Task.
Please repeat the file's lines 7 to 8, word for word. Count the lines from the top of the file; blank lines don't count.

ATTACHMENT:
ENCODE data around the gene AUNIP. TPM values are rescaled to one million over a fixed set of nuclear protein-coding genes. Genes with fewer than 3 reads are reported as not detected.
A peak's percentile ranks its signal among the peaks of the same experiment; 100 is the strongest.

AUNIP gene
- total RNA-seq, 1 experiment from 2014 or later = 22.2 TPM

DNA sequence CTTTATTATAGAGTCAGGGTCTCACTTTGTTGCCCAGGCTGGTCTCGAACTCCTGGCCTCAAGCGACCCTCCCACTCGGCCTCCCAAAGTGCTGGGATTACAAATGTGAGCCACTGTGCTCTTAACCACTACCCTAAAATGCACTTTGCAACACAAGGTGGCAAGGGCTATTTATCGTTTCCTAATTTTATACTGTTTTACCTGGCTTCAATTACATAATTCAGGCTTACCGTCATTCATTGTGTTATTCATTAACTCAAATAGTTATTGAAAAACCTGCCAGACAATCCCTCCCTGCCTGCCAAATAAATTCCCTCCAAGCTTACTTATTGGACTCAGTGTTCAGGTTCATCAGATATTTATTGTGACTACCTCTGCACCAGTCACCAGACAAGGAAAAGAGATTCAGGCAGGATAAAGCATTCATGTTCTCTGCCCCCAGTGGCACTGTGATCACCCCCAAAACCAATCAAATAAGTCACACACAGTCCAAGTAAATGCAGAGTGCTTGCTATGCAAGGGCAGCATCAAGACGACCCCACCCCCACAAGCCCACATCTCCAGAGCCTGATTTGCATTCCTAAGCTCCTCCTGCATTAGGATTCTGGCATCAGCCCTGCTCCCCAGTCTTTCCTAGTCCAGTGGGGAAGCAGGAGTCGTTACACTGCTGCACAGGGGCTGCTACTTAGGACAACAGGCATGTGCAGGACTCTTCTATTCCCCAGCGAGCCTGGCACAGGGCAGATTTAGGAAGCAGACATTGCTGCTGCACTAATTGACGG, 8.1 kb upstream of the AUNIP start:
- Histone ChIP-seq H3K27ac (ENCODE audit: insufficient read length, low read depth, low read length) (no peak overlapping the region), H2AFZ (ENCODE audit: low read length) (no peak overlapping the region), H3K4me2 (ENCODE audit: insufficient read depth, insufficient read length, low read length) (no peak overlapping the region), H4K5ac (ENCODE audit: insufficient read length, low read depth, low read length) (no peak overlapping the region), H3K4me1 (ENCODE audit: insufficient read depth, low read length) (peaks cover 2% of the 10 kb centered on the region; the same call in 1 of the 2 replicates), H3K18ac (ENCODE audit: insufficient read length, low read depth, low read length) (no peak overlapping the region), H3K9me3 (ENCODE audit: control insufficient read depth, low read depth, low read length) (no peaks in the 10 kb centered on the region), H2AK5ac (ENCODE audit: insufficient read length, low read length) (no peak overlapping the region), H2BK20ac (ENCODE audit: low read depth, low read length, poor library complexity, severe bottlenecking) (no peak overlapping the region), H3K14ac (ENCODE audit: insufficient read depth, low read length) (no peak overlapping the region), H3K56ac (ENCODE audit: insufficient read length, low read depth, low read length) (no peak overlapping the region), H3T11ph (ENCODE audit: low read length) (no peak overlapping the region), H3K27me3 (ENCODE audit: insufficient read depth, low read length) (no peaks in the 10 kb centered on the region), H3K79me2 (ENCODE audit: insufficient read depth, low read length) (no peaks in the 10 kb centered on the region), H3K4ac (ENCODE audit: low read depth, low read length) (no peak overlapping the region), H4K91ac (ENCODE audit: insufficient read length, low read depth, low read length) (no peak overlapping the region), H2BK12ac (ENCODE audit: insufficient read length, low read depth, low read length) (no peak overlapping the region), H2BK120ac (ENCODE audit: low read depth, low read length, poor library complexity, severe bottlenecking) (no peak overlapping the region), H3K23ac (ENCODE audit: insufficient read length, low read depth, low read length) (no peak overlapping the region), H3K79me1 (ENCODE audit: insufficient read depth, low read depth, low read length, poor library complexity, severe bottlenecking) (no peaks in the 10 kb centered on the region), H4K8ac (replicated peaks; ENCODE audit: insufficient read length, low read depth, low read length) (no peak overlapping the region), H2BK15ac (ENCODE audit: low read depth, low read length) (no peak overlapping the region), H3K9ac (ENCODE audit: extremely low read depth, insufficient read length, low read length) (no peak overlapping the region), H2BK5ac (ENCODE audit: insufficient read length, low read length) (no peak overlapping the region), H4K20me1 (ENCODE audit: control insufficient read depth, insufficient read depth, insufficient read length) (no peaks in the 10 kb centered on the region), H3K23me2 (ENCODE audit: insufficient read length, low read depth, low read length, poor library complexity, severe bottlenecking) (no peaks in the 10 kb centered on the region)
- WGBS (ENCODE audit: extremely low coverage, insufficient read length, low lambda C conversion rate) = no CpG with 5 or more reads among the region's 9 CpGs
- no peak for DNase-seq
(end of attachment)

- WGBS (ENCODE audit: extremely low coverage, insufficient read length, low lambda C conversion rate) = no CpG with 5 or more reads among the region's 9 CpGs
- no peak for DNase-seq